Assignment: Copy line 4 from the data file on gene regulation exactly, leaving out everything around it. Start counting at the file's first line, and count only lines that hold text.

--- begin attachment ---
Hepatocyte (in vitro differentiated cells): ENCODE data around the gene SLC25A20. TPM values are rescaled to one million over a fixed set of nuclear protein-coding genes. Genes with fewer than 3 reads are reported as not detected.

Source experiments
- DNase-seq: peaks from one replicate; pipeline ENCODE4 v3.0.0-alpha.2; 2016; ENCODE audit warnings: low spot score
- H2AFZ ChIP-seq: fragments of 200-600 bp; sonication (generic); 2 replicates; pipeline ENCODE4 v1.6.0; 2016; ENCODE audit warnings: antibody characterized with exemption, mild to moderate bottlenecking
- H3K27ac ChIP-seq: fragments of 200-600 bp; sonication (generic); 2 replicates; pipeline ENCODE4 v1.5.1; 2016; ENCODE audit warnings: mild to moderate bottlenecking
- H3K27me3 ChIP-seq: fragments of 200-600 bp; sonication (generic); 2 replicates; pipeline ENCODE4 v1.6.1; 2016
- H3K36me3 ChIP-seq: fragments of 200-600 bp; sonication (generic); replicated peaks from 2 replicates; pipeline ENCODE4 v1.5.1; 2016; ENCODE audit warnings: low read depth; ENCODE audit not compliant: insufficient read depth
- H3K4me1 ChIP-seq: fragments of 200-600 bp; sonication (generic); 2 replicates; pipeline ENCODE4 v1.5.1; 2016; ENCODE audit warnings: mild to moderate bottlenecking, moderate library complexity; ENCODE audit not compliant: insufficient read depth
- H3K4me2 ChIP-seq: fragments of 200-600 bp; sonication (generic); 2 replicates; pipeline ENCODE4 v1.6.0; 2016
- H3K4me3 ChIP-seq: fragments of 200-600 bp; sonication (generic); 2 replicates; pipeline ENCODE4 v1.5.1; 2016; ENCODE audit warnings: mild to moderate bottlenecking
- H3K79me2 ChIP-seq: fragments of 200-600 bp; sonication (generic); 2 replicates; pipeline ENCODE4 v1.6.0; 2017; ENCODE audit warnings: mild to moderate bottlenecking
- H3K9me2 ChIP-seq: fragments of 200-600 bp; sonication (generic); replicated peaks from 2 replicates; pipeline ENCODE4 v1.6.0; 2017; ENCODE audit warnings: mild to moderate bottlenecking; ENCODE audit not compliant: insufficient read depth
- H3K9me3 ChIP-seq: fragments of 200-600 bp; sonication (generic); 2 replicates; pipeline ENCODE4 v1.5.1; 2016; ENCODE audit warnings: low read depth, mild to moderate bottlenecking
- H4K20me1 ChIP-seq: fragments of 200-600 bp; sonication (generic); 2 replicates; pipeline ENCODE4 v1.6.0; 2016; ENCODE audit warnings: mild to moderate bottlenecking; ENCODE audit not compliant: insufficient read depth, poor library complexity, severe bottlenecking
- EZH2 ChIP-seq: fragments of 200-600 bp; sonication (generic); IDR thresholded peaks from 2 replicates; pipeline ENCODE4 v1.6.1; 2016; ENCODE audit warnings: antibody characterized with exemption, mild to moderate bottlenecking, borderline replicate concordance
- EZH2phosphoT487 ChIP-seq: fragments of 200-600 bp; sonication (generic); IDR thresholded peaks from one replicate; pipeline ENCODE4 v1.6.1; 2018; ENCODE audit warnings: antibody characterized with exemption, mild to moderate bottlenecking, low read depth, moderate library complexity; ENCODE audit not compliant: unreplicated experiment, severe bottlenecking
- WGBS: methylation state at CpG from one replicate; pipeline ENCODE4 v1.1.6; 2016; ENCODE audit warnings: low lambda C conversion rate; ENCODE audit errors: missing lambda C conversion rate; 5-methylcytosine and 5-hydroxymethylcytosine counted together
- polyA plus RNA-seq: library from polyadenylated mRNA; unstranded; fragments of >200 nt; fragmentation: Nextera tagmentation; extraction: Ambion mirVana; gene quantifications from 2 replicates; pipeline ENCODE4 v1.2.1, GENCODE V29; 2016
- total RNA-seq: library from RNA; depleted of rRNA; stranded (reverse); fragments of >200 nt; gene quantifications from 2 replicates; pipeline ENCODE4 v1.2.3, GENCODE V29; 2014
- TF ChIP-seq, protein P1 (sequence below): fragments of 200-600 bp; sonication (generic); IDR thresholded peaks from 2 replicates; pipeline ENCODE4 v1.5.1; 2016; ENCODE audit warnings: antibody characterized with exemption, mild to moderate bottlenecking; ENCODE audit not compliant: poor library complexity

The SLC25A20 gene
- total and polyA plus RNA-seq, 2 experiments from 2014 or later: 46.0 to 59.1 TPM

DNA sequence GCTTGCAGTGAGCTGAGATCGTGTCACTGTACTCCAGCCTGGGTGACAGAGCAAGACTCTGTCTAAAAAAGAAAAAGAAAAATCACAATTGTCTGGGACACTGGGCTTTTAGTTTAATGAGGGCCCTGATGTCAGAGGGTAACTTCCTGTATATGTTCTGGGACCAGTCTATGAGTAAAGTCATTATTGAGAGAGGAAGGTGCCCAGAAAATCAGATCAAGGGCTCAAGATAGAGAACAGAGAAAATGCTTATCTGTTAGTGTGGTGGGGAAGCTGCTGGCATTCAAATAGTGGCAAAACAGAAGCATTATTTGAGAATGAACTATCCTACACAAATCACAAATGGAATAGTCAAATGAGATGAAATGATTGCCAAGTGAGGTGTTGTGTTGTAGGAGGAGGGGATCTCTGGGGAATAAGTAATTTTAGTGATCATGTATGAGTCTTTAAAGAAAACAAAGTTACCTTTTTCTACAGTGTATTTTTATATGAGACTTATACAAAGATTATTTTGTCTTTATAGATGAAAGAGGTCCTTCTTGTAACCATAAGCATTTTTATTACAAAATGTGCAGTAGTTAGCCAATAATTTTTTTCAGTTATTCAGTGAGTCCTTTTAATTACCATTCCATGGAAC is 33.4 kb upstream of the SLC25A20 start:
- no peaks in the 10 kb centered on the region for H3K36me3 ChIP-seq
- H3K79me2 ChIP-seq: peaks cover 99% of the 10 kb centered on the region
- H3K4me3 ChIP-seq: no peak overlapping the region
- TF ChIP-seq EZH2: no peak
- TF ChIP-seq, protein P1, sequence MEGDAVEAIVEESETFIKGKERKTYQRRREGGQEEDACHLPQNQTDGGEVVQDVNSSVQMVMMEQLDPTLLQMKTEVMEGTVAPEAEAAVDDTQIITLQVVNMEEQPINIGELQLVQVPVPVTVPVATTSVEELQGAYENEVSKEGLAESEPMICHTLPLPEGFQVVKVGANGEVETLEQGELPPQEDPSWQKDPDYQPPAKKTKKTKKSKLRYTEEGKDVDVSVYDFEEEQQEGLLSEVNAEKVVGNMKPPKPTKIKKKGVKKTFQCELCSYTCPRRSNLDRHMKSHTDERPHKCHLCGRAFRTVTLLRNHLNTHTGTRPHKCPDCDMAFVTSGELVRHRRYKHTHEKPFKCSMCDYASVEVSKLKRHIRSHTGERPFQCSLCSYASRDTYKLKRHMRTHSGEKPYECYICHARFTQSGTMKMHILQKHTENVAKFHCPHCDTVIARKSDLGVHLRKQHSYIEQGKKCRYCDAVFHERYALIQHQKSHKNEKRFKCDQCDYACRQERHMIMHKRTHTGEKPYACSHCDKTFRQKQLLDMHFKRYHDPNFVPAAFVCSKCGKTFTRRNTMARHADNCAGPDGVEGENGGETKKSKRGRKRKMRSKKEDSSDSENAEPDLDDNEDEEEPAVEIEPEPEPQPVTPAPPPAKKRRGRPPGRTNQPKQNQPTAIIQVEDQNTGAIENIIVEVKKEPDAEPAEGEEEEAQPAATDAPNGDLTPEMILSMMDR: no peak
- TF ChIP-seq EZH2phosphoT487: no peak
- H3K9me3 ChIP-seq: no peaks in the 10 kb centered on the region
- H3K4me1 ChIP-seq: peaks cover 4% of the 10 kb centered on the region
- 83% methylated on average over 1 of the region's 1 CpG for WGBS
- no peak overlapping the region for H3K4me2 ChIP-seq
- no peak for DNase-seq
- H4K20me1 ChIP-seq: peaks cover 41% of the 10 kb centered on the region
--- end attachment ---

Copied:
- H2AFZ ChIP-seq: fragments of 200-600 bp; sonication (generic); 2 replicates; pipeline ENCODE4 v1.6.0; 2016; ENCODE audit warnings: antibody characterized with exemption, mild to moderate bottlenecking